GOSHEN, Ind. (AP) — Elkhart County Parks Department officials are looking to update professional photography fees, according to director Larry Neff.
A $50 fee per session for commercial photographers is already in place, according to Neff, but many people are not getting permits or going through the department office for permission.
Neff said the department defines a commercial photographer as someone who makes a majority of their income from photography, whether it be portrait or other forms of commercial photography.
"We haven't changed our policy yet, but we've been working on (the update) for about four months," Neff told The Goshen News (http://bit.ly/QILpGv ). "We want to get together some professional photographers and at least one board member to discuss possibilities."
Neff said the permitting process also helps the Parks Department keep an idea of what's going on in the park on a typical day, and they can help photographers out.
"We wouldn't want someone going to shoot at DeFries Gardens when a whole bus load of senior citizens is going to show up that day," Neff said. "If they come into the office, we can tell them that the day they picked won't work out."
The ultimate goal is to separate the family photographer from the professional photographer, Neff said. He said people are encouraged to bring their personal cameras to photograph things, but that people who make a living off of photography can expect a fee.
"(Different levels of rates) are probably the direction we're eventually heading in," Neff said. "That's why this is so difficult to figure out — it's a gray area. We're not trying to rip photographers off, but we also need to keep the parks up. We just want people to come in and talk to us. We can try to be flexible."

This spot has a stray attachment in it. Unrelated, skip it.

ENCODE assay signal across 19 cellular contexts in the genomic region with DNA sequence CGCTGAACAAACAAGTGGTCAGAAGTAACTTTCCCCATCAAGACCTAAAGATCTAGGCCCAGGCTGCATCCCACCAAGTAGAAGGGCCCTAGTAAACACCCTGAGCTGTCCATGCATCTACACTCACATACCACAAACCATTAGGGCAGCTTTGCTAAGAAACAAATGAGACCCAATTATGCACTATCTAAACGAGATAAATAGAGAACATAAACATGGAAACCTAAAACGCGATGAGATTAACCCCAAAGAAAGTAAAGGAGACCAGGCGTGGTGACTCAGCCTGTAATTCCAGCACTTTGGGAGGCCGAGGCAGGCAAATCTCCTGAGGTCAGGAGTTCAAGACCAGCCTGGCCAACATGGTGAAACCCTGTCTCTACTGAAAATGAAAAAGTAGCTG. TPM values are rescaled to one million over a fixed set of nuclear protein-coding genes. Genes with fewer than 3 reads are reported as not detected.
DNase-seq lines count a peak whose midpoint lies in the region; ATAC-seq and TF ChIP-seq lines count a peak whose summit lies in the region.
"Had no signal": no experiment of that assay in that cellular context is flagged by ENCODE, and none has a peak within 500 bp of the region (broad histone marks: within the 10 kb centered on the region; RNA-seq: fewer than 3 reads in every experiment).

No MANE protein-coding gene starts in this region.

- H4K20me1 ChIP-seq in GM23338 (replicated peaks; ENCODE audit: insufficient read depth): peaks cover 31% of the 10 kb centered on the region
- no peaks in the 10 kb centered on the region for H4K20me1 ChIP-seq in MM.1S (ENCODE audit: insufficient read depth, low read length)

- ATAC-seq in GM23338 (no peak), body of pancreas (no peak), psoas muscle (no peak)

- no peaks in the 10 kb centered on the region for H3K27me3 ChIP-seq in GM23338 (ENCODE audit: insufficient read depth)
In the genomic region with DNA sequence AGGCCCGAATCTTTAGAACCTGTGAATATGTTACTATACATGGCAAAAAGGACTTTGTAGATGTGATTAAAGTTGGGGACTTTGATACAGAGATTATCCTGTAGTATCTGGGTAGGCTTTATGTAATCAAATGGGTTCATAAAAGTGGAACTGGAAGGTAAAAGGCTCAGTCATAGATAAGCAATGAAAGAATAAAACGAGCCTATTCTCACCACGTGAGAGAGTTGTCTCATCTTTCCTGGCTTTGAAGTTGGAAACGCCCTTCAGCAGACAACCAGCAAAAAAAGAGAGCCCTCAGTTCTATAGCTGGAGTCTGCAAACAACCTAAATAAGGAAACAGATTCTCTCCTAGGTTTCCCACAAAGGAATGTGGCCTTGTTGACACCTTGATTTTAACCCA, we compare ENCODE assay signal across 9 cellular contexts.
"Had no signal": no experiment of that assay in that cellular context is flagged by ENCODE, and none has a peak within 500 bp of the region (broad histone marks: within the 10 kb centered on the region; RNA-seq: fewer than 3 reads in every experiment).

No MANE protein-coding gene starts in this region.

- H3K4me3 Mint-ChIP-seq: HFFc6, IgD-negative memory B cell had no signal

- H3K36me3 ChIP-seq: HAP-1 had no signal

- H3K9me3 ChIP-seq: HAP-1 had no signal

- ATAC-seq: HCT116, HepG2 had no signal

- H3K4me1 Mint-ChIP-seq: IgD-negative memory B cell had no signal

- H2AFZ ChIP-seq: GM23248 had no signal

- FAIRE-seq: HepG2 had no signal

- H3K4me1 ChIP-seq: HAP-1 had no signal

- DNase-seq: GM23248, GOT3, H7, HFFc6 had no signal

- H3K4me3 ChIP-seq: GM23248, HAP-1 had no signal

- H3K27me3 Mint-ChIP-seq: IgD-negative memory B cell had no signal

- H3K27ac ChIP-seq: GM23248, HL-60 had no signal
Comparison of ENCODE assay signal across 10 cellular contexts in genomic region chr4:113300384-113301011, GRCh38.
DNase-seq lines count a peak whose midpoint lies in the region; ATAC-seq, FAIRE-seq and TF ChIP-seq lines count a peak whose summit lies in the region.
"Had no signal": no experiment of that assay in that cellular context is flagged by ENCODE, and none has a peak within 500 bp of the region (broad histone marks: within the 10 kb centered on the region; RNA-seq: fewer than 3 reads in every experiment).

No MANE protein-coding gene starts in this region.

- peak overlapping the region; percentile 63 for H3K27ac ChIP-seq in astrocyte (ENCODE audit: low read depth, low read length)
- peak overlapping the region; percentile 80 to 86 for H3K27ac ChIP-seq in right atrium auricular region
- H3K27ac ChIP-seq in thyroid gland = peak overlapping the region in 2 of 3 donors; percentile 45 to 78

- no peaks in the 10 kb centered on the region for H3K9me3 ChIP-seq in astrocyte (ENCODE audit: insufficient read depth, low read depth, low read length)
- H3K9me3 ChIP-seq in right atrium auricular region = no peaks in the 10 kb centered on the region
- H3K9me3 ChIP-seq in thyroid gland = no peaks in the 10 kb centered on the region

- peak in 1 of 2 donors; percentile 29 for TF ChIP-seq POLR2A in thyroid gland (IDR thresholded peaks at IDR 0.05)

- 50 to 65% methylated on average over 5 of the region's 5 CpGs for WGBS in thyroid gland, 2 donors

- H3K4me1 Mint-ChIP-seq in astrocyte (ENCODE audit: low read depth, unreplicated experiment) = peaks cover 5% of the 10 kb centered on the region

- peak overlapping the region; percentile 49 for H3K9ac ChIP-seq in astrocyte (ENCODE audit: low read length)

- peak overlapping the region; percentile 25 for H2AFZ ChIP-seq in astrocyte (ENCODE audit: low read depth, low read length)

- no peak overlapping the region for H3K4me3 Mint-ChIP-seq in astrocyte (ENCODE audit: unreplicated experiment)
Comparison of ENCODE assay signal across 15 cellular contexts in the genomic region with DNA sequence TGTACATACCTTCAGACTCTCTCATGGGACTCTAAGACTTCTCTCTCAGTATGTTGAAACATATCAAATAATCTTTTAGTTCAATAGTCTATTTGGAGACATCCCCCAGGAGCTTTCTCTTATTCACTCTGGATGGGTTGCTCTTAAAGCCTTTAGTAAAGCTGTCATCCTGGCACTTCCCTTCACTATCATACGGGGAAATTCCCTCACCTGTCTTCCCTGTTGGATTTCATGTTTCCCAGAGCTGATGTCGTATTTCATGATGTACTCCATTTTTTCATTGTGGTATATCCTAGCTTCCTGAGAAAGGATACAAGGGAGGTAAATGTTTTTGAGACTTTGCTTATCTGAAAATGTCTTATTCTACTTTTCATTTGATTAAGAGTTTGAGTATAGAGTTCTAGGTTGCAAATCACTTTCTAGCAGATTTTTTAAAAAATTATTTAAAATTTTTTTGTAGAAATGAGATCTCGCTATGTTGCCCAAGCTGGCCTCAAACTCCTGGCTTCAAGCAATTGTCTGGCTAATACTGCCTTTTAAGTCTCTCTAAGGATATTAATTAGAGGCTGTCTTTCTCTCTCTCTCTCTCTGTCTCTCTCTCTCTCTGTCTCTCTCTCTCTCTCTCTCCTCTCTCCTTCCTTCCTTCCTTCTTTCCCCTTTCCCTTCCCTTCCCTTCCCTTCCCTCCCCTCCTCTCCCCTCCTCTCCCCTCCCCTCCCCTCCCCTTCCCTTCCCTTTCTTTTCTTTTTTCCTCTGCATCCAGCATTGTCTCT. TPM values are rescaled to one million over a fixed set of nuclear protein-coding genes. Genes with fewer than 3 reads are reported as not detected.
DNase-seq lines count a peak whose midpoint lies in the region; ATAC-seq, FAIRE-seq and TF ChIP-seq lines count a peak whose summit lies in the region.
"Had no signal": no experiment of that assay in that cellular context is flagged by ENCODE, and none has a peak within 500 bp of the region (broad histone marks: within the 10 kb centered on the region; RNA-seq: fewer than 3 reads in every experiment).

New Paris photographer Darcy Holsopple said that the $50 fee would impact her business — and where she chooses to photograph people — greatly. She has never gone through the permitting process at the county park office, though she has photographed in county parks a number of times, she said.
"There's no way I can afford to go there (if I have to pay the fee)," Holsopple said. "It takes my options down to very few places I can give people."
Holsopple said she would put the fee to her clients, if it were imposed on her, and that they would probably choose to go elsewhere. Tanya Heyde from the Goshen Parks and Recreation Department said she was not aware of any similar fee in the city parks.
The fee doesn't seem to accomplish the goal of the parks, according to Holsopple, which is to attract visitors to the beautiful landscapes.
"It feels to me like (area photographers) are bringing people to the parks and showing them the beauty of the parks," she said. "Now it feels like we aren't being encouraged to come."
Goshen photographer Nicole Mehl said that she would turn to private property owners or parks in other jurisdictions if she couldn't use the county parks.
"I could see it as more reasonable if it were a smaller fee or an annual fee of $50 to help with upkeep," Mehl said. "But $50 per session is excessive."
Local photographer Shalmai Orama, who shares a studio with Mehl, said she saw fees for historic buildings and for large commercial shoots when she worked in southern Florida, but she feels that her style of photography, which is family, children and other small, personal photography, shouldn't be regulated by such a high fee.
"I can understand a slight fee," she said. "But I can't justify $50. I can't afford it, and my clients would go elsewhere."
Orama said a slight fee may deter some of the more inexperienced or unprofessional photographers from using the parks, and that these photographers may be to blame if there has been any destruction or other negative behavior.
"I'm also all for calling ahead, and letting the department know you're coming," she said.
Information from: The Goshen News, http://www.goshennews.com